Mumbai: India’s third largest steel producer JSW Steel Ltd says profit margins will shrink in the financial third quarter as the global recession cuts demand and prices.

The ratio of earnings before interest and tax to sales will shrink from 30% in the three months ended 31 December last year, finance director Seshagiri Rao said in an interview on Monday, without giving a number. Steel prices have fallen 50% from their June peak to about $600 (Rs29,100) a tonne, he said.

Under pressure: The Jindal Steel plant in Hisar, Haryana. The company is looking at emerging markets to beat the slowdown and aims to lower costs by one-third this fiscal to ease pressure on margins. Rajeev Dabral / Mint

Steel prices are unlikely to be revised upward, said Niraj Shah, an analyst at Centrum Broking Pvt. Ltd in Mumbai with a hold recommendation for the stock. The high cost of coal, likely to prevail until March, will further depress margins. JSW Steel shares rose 1.9% to Rs222.85 in Mumbai trading on Tuesday. The stock has lost 83% of its value this year, worse than the 53% slump in the nation’s key stock index, on concern demand in India will remain subdued.

Growth in steel industry sales in India will decline to about 6% this year from 13% in 2007, Rao said. JSW is looking at emerging markets to cope with the slump, he said.

“Our presence in 74 countries helped us counter the slowdown in India and the US," Rao said. “We have increased our shipments to markets such as Africa, Bangladesh and Sri Lanka."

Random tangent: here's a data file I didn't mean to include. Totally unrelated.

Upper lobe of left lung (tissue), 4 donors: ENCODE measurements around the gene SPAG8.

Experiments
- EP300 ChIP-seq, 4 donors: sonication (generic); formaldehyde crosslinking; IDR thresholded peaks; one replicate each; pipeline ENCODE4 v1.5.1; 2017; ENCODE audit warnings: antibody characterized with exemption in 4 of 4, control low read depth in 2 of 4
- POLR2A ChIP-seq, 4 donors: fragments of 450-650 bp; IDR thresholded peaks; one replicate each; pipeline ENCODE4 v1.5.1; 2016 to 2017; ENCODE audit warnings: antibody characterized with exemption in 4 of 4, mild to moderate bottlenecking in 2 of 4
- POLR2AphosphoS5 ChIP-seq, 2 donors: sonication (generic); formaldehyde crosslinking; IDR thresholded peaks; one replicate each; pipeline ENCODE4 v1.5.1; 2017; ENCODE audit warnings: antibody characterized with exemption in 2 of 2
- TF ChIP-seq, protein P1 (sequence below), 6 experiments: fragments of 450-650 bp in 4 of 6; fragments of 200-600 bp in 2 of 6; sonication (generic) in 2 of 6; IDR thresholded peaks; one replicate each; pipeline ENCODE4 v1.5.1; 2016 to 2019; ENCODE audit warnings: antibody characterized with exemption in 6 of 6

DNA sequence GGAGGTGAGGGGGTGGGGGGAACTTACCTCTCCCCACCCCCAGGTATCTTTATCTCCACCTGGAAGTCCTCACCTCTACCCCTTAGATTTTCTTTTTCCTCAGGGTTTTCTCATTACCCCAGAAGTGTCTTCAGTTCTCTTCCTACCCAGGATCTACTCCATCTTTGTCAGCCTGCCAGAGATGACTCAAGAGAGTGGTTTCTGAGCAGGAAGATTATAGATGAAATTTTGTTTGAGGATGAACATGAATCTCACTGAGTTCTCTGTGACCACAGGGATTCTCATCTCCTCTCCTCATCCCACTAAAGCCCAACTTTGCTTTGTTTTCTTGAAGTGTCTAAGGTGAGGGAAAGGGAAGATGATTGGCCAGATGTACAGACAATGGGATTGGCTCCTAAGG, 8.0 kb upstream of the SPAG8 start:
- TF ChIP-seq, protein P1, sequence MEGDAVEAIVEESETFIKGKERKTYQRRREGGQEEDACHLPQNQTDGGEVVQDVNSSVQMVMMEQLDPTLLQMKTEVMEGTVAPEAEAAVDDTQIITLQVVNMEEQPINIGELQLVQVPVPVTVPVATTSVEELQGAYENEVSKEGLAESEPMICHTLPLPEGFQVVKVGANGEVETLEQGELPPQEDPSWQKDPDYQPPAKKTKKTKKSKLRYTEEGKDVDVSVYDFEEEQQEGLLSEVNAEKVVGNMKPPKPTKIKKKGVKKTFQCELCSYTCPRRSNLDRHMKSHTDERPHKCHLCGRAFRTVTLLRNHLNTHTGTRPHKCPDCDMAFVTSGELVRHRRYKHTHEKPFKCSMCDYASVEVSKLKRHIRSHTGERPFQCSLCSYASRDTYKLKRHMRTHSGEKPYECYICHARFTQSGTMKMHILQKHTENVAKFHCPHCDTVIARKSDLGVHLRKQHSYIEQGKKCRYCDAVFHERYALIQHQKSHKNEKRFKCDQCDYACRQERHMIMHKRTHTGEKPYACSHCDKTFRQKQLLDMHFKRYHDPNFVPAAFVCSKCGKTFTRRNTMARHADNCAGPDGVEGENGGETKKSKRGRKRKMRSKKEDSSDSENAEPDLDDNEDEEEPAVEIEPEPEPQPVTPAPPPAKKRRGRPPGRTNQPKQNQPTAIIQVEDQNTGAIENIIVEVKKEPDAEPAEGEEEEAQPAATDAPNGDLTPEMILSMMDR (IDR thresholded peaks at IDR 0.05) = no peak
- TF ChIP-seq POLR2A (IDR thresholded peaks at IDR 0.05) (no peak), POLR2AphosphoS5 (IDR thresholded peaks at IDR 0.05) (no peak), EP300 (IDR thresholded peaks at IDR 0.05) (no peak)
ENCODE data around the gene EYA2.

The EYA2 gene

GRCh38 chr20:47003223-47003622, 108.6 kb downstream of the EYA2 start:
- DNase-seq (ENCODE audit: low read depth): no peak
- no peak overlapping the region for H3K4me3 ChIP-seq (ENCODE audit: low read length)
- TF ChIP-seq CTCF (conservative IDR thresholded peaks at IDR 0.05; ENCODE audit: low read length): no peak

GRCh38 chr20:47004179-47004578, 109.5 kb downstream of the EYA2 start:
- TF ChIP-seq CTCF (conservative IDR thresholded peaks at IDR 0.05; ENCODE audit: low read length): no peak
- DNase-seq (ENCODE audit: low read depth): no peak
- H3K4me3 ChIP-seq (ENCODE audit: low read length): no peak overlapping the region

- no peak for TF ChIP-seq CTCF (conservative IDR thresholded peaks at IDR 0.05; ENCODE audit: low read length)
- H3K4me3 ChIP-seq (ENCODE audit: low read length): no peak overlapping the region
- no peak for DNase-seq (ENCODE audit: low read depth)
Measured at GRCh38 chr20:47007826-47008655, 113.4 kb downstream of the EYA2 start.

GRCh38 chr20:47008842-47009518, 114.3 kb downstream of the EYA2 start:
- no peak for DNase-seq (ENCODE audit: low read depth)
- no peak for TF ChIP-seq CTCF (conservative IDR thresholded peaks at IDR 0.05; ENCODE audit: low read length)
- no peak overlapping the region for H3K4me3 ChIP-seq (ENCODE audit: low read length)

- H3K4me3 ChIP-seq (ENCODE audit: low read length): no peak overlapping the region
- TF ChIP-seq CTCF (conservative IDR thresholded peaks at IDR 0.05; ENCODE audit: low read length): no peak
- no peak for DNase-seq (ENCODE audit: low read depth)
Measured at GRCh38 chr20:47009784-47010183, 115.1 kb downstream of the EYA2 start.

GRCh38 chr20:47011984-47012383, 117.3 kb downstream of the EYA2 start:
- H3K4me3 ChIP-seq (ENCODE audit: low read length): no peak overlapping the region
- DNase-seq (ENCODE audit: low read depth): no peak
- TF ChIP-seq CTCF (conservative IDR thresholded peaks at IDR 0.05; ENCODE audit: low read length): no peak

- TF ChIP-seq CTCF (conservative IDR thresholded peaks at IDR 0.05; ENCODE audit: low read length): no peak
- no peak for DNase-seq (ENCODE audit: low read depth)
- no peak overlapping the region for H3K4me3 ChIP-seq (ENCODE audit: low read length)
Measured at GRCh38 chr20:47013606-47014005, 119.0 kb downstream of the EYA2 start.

JSW’s second quarter profit declined 38% to Rs317 crore, the second straight quarterly drop. Profit margins in the period contracted to 21% from 31% a year earlier, Rao said.

The company will announce earnings for the third quarter next month. JSW aims to lower costs by one-third this fiscal to help reduce pressure on profit margins, Rao said. The Mumbai-based company has also benefited from falling prices of raw materials such as coal and iron ore, he said.

Iron ore prices for immediate delivery have fallen to $55 a tonne from about $160 a tonne in January, he said. JSW buys half its ore on the spot market. To further cut costs, the company is importing coking coal to produce coke at its own plants, he said. JSW may get 2 million tonnes of coking coal next year from its Mozambique mines, which it acquired in 2007, Rao said. Prices of iron ore under long-term contracts may drop 40% next year, UBS AG has forecast, while coking coal may drop 33% to $200 a tonne in the year starting 1 April, according to the median forecast of analysts surveyed by Bloomberg on 1 December.

JSW expects hot-rolled steel to trade at $600 a tonne in the next few months.

“I don’t expect prices to fall," Rao said.